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Saturday Night at the Movies by Dennis Hartley review archive

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Hullabaloo


Monday, March 03, 2014

 
"A grinding sense of dislike"

by digby


ICYWW just what in the heck is wrong with this country, Peggy Noonan is here to tell you you in no uncertain terms:

The constant mischief of the progressive left is hurting the nation's morale. There are few areas of national life left in which they are not busy, and few in which they're not making it worse. There are always more regulations, fees and fiats, always more cultural pressure and insistence...

People feel beset because they are. All these things are pieces of a larger, bullying ineptitude. And people know, they are aware.

Conservatives sometimes feel exhausted from trying to fight back on a million fronts. A leftist might say: "Yes, that's the plan."

But the left too is damaged. They look hollowed out and incoherent. Their victories, removed of meaning, are only the triumphs of small aggressions. They win the day but not the era. The result is not progress but more national division, more of a grinding sense of dislike. At first it will be aimed at the progressive left, but in time it will likely be aimed at America itself, or rather America as It Is Now. When the progressive left wins, they will win, year by year, less of a country.


Replace the word left with right and liberals with conservatives and see how it sounds.

Yeah. I agree.

BTW: I think it's important to share one of Jesse Taylor's seminal Noonan satires from time to time. So much has disappeared into the ether, but this one survives just for this moment:

The Tears of Democracy
She cries because she's free.

Friday, July 25, 2003 12:01 a.m. EST

We live in times untraveled by any who came before us, treading lightly over the settled dust of past conflicts as we kick up the dust of future fights, fighting an enemy the likes of which have never been seen before – stereotypically evil Muslims. This is a time for reflection, and a time for action. Most of all, it is a time for weeping.

On September 11th, I wept. That made me a real American, along with all of the other Manhattanites who shared my pain. In June of this year, I wept again as I saw my former fellow Americans lining up to get books signed by New York’s junior Senator, Hillary Clinton. Had they forgotten what we shared, betrayed that bond that I had with them on that terrible day when we all shared in my pain? I wept for them, and more importantly, for me.

There is a debate in America over whether or not we were led into war truthfully; for that, I weep. We are fighting evil, and this is no time to show weakness in its face through the screaming and carping of partisan politics. For a while, I did not weep as we fought bravely in Iraq; instead, I cheered loudly in my echoing apartment, prompting my neighbors to call the super and have me quieted with the threat of having my lease terminated. As a result, I wept.

At some point last year, I was weeping, on my then three-a-week schedule. September 11th made it impossible for happiness to ever be a part of the true vernacular of Americanness again, and so we are still weeping. Everywhere I go, I see tears. At the candy store, the clerk, a delightful Hispanic boy named Greg told me that they hadn’t received that day’s shipment of my favorite caramel peanut clusters. I wept, because this beauty of this choice stood in stark contrast to the repressive regimes that our brave President fights against. How many Arabs will not have peanut clusters, of the chocolate or caramel varieties, no matter how many tears I shed? And so, I weep. Chocolate tastes salty in the sunshine.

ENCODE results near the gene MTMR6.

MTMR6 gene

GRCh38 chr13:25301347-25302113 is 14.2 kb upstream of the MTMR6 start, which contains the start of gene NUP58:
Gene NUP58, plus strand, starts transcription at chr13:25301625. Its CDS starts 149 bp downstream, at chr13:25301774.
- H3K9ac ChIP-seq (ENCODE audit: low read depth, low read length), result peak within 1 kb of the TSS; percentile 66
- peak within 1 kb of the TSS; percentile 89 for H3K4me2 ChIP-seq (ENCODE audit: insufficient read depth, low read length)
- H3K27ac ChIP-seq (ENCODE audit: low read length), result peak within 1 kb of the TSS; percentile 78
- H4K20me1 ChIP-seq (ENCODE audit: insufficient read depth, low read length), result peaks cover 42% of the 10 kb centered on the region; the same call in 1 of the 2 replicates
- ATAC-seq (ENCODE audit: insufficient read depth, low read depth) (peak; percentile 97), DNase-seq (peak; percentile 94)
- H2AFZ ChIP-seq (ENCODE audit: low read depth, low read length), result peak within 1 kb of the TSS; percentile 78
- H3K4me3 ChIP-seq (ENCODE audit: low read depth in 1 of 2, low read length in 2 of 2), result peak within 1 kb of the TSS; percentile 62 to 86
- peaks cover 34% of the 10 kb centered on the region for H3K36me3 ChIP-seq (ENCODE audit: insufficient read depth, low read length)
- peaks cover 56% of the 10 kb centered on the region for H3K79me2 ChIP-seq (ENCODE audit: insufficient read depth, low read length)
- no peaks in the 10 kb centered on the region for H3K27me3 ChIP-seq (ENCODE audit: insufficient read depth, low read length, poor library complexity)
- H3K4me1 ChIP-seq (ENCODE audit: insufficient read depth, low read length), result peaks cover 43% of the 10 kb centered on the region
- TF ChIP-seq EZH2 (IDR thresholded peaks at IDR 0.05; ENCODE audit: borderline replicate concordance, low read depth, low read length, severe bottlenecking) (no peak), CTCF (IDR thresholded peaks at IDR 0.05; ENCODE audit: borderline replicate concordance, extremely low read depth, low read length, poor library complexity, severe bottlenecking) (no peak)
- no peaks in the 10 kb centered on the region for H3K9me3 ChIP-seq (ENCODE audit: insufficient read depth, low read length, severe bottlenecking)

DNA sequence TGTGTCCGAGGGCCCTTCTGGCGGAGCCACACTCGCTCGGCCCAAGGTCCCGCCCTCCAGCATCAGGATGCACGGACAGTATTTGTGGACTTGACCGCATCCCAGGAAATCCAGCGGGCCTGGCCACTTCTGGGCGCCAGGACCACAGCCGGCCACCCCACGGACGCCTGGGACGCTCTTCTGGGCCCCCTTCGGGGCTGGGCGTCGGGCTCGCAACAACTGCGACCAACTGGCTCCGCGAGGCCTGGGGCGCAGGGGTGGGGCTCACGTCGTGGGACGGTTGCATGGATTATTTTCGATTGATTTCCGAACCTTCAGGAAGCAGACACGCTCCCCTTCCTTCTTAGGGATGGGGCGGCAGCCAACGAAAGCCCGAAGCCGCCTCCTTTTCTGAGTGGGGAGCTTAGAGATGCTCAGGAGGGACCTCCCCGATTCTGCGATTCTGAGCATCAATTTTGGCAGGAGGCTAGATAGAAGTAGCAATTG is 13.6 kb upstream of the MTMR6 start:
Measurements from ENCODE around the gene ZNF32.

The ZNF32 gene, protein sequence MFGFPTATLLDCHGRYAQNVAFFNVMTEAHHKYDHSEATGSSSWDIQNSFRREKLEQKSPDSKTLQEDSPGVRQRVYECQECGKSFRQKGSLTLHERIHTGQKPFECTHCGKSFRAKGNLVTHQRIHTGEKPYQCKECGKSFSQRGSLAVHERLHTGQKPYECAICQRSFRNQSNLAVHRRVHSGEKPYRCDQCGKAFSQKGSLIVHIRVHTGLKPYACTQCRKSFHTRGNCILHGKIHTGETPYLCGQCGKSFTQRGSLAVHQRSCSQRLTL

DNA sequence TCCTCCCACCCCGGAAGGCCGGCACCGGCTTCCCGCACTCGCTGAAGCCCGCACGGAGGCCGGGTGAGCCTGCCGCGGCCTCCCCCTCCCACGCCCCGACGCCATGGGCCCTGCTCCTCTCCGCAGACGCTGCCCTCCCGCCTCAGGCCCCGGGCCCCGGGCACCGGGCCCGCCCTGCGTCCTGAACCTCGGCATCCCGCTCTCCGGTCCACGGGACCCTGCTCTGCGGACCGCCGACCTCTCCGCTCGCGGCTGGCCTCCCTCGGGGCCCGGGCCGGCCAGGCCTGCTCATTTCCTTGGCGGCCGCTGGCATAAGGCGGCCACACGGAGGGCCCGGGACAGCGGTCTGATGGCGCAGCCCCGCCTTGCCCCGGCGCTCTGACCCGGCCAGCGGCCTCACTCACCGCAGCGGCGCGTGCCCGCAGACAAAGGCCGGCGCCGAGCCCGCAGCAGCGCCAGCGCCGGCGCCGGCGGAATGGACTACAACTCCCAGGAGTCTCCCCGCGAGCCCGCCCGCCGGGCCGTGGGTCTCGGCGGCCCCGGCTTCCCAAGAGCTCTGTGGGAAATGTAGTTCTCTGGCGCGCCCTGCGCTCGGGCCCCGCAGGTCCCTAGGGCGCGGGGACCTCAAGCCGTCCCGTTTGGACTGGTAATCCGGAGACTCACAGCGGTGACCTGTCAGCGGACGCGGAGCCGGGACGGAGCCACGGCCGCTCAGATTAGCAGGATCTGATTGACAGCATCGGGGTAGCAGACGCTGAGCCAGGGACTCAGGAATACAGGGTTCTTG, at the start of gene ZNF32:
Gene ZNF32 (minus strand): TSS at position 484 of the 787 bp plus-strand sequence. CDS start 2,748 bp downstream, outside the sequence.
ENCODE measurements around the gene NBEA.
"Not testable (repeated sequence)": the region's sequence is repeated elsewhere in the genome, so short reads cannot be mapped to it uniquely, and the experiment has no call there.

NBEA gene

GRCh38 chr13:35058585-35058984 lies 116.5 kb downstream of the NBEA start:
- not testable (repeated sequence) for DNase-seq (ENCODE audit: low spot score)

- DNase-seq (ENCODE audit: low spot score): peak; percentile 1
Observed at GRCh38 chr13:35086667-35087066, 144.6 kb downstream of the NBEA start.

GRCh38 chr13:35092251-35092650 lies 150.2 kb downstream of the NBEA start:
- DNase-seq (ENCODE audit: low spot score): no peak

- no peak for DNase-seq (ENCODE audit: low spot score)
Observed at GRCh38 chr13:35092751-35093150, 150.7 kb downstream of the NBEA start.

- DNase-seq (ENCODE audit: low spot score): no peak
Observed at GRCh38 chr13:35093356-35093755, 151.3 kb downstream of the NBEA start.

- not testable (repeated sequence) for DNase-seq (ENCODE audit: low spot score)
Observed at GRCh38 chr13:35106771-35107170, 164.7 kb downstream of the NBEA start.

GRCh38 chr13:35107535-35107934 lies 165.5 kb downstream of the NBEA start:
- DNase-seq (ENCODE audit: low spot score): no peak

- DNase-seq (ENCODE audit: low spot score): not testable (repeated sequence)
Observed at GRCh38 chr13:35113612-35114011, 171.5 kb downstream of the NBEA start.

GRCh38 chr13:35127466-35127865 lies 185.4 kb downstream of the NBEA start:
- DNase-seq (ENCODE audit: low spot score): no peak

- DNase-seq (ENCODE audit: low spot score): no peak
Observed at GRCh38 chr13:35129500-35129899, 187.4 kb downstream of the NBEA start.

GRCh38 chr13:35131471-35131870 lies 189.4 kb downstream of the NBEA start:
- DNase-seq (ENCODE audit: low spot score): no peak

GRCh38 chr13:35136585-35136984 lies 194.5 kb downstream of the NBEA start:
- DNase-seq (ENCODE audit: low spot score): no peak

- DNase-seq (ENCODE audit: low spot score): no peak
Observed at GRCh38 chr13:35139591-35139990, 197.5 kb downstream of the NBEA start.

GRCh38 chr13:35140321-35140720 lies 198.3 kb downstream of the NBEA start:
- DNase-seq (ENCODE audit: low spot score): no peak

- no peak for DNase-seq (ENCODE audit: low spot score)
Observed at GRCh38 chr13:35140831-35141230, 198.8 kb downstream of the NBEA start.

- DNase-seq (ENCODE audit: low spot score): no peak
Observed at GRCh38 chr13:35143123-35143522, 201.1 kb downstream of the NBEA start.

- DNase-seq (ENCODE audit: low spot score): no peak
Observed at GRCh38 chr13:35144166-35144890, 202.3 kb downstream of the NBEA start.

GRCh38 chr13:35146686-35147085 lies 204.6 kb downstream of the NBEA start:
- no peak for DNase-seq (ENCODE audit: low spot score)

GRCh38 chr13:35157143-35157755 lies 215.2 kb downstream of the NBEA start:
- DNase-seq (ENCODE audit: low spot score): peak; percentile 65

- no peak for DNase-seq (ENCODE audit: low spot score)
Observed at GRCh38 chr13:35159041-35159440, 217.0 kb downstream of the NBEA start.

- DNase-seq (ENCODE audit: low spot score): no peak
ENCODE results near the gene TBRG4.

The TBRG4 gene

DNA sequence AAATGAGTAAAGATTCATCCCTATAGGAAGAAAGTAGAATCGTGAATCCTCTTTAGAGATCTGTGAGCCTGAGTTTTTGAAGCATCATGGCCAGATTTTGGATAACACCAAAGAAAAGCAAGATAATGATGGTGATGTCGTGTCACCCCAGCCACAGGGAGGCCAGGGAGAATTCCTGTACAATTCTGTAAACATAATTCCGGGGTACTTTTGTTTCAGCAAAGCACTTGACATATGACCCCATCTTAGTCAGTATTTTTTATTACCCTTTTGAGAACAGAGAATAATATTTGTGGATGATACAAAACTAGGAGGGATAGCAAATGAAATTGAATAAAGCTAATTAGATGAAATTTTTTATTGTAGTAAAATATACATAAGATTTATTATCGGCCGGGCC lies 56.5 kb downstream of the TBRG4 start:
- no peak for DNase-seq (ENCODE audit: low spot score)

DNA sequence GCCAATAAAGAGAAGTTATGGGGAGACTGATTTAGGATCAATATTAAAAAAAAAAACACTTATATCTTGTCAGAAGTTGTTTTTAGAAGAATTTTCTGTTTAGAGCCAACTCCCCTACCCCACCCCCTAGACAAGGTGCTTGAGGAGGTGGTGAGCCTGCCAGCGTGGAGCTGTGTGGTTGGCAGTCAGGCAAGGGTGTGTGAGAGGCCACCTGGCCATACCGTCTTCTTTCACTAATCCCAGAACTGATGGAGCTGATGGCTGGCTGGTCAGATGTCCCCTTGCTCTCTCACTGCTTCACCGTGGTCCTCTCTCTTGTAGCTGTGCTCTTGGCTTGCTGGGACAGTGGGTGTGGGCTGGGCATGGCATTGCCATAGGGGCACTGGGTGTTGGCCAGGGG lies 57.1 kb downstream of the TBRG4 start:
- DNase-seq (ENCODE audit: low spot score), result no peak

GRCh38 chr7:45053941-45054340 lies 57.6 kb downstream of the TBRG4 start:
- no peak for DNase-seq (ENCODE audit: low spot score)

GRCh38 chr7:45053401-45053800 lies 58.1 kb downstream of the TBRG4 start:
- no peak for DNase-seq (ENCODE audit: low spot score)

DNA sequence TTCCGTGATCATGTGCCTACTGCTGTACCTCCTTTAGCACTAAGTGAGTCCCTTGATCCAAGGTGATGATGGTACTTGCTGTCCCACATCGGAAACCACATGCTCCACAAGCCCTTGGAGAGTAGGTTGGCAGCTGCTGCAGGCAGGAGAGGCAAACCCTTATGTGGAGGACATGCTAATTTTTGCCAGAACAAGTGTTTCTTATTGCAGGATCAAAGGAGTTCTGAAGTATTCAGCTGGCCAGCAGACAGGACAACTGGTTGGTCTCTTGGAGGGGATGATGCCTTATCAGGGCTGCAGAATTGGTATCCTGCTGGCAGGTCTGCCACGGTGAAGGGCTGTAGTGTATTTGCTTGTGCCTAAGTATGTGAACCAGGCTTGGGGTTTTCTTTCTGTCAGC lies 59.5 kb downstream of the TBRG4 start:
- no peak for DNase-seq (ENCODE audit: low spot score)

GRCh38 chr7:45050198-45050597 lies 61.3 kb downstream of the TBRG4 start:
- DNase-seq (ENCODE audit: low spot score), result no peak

One day, we will teach the young, the infirm, and the mildly disinterested the story of this time. A place where everything changed, where the fight against terrorism was built upon a sea of barely contained tears, where we could rely on manly men to man it up when necessary; failing that, we had Jonah Goldberg. Within each of us was awoken the core of our being, and now we are free to feel the spirit of America. The weepy, borderline nonfunctional spirit of America.

Weeping. Wept. Weeps. Weep-Pop-A-Loo-Bop, Ba-Lop-Bam-Boom. We live in a sad and a hopeful time. Everywhere I go, there are children around me, laughing. Then, they start crying alongside me. Mainly because I am already crying, but also because they are sad. They feel the weight of the future world on their shoulders, the acrid dust of history clinging to their sweaty feet. They know, when I lure them over to a park bench with ice cream and start reading the organizational manifesto of People for a New American Century to them, that something bad is in the air – and so they cry. They weep, like me. Like Americans. And we weep together.

When I am asked by our brave police officers and firefighters to let go of those children, I weep, as well. Perhaps it’s the sadness of a world full of dangers and only a brave Texan man between us and them. Perhaps it’s the tear gas filtering in through my stately apartment, seeping in the cracks as I cry, tearily, to those children to always have hope, to never stand down in the face of fear. They may be clawing at the door of my apartment, but September 11th claws at the door of our national soul…and its apartment. Which is rent-controlled.

Who would have thought two years ago that my tears would have become so much? My tear ducts are cauterized now, by my spirit and my faith remain unencumbered by the stunting practices of modern medicine. I weep for my tears. They are America.

Ms. Noonan is a contributing editor of The Wall Street Journal. Her most recent book, "Three Pennies, A Thimble, And A Parking Ticket," is published by Viking Penguin. You can buy it from the OpinionJournal bookstore.








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